Iconic photo sharing service Twitpic is to close after a long-running dispute with Twitter over the use of its name. Long before Twitter let users share pictures, Twitpic allowed people to share images on the social network, and was even one of the default choices Twitter offered. However, the partnership ended and Twitter clamped down [...]
Iconic photo sharing service Twitpic is to close after a long-running dispute with Twitter over the use of its name.
Long before Twitter let users share pictures, Twitpic allowed people to share images on the social network, and was even one of the default choices Twitter offered.
However, the partnership ended and Twitter clamped down on third party services as it added its own in-house options. A copyright row over the name ‘Twitpic’ ensued.
In a post last week, Twitpic said it will close on September 25, because of a trademark dispute with Twitter.
The full note is pasted below:
A few weeks ago Twitter contacted our legal demanding that we abandon our trademark application or risk losing access to their API. This came as a shock to us since Twitpic has been around since early 2008, and our trademark application has been in the USPTO since 2009.
Twitpic’s post goes on to explain that after getting through a number of hurdles, Twitter apparently said that if it gained the trademark and didn’t give it up voluntarily, Twitter would cut Twitpic off from Twitter’s API, a way that allows people to automatically post their Twitpic photos to Twitter.
We originally filed for our trademark in 2009 and our first use in commerce dates back to February 2008 when we launched. We encountered several hurdles and difficulties in getting our trademark approved even though our first use in commerce predated other applications, but we worked through each challenge and in fact had just recently finished the last one. During the “published for opposition” phase of the trademark is when Twitter reached out to our counsel and implied we could be denied access to their API if we did not give up our mark.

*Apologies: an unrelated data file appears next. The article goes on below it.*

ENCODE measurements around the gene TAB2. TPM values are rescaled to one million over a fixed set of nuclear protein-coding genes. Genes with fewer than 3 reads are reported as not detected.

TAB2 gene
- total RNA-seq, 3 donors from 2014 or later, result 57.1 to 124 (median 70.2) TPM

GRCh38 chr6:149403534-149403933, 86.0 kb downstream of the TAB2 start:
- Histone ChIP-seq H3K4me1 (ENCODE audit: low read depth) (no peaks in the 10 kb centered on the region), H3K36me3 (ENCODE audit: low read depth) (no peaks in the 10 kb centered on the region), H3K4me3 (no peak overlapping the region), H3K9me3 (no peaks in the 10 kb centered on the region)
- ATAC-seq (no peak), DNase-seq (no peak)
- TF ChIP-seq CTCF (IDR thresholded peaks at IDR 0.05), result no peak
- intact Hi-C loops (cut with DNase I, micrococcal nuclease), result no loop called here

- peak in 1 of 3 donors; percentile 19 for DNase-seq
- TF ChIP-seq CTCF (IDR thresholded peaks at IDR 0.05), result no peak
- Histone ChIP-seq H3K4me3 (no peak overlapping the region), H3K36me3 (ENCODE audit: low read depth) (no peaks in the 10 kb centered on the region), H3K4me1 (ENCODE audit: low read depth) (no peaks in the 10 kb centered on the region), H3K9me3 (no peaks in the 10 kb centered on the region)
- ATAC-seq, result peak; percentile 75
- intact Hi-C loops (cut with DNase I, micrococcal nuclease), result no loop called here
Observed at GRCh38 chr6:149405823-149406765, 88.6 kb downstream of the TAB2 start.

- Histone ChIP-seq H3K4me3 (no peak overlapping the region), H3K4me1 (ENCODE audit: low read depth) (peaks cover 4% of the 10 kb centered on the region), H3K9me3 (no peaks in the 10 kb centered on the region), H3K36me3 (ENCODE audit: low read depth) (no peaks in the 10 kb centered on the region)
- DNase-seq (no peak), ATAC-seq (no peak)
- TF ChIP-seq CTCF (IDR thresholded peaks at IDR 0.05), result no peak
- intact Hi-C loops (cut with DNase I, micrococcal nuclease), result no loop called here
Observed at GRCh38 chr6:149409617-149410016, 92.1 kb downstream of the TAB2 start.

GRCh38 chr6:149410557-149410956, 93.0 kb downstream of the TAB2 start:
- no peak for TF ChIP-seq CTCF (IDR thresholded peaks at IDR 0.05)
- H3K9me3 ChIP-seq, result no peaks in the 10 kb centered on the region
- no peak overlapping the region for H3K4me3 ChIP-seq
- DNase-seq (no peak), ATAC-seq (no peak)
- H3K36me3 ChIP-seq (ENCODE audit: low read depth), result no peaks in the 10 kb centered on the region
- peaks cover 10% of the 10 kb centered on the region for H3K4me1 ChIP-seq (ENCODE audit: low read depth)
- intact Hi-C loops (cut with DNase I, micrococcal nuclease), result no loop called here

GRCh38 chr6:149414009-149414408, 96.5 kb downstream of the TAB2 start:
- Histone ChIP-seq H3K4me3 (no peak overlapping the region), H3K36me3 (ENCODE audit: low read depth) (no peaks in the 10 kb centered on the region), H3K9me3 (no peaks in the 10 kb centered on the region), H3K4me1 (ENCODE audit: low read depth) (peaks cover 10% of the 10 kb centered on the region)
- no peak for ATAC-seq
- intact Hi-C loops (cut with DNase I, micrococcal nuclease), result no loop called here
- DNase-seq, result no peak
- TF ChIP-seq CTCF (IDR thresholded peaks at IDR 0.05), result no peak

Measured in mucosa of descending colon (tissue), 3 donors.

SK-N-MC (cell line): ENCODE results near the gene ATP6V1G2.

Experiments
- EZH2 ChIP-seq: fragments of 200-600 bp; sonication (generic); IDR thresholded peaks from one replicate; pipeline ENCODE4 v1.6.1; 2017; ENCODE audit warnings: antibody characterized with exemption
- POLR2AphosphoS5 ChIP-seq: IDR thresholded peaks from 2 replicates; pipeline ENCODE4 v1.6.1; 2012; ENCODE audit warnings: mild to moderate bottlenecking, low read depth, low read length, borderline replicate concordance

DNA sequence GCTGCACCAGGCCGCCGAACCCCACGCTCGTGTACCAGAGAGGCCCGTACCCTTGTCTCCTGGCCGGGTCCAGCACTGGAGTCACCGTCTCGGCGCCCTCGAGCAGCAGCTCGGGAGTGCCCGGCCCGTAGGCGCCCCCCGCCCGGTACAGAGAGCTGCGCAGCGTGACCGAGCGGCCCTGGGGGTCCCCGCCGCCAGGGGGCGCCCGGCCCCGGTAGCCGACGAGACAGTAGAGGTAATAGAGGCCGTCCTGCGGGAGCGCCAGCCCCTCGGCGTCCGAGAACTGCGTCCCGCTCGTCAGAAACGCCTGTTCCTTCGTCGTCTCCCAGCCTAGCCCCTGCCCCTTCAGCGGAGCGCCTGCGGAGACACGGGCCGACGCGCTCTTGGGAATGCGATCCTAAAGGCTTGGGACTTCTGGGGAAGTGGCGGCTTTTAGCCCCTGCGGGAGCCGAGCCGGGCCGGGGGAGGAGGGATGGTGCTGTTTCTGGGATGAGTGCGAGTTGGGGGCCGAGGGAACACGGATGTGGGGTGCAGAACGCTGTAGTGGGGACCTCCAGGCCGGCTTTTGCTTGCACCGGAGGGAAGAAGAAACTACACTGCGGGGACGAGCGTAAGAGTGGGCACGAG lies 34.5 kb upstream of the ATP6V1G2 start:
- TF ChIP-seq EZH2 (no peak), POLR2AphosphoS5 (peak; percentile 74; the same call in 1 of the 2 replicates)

Unfortunately we do not have the resources to fend off a large company like Twitter to maintain our mark which we believe whole heartedly is rightfully ours. Therefore, we have decided to shut down Twitpic.
Twitter said it was sad that the firm was shutting down, and that Twitpic could have continued to use its name.
"We're sad to see Twitpic is shutting down," Twitter said in a statement. "We encourage developers to build on top of the Twitter service, as Twitpic has done for years, and we made it clear that they could operate using the Twitpic name.
"Of course, we also have to protect our brand, and that includes trademarks tied to the brand," the company added.
Twitpic founder Noah Everett said that the firm would be shutting down on 25 September, but that it would enable a feature to allow users to export photos and videos within the next few days.